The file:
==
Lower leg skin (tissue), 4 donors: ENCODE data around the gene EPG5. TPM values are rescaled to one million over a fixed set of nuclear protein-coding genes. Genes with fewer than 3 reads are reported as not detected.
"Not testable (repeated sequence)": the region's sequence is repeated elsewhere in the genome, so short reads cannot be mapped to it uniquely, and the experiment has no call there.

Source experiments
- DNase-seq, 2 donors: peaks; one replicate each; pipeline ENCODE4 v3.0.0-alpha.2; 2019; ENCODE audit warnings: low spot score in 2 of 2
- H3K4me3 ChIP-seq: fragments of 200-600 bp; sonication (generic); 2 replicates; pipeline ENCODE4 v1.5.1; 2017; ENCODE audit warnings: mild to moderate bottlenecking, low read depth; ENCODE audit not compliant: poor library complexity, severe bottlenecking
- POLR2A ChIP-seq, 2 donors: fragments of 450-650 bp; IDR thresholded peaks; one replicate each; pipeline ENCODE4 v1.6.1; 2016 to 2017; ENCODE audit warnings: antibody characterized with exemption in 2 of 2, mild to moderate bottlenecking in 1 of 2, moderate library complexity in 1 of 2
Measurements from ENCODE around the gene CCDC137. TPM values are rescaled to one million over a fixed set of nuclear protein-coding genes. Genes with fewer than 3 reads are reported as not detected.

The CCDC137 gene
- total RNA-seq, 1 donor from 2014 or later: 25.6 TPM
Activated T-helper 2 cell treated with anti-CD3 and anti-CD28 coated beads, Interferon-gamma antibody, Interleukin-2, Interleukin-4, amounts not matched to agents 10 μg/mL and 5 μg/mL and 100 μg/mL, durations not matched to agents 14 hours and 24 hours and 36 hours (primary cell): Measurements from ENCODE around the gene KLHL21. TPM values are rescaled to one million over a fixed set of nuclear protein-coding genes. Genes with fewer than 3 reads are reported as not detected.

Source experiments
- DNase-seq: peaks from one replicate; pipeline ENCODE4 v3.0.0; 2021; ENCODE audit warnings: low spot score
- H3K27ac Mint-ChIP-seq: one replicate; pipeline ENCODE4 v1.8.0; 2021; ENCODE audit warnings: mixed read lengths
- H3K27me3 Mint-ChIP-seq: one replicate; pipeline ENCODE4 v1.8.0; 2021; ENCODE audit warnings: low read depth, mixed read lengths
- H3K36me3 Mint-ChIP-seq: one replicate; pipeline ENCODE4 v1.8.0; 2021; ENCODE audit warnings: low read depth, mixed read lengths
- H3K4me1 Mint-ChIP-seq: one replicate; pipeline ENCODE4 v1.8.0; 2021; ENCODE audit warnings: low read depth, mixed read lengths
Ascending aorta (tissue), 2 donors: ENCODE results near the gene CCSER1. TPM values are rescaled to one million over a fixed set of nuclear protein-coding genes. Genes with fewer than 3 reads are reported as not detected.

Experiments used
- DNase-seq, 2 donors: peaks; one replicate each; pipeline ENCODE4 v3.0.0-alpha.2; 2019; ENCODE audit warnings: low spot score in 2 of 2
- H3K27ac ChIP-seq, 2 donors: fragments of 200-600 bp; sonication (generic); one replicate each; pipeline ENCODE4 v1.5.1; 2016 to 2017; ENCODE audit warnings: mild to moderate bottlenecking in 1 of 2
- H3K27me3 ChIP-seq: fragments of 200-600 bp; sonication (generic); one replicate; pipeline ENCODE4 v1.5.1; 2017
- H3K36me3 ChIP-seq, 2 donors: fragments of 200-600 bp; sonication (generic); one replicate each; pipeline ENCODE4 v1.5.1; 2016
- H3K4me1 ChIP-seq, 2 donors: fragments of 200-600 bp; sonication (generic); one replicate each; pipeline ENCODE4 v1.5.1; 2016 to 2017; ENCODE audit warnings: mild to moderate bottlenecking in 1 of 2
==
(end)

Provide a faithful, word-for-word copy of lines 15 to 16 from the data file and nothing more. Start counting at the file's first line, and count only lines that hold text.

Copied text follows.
- H3K36me3 Mint-ChIP-seq: one replicate; pipeline ENCODE4 v1.8.0; 2021; ENCODE audit warnings: low read depth, mixed read lengths
- H3K4me1 Mint-ChIP-seq: one replicate; pipeline ENCODE4 v1.8.0; 2021; ENCODE audit warnings: low read depth, mixed read lengths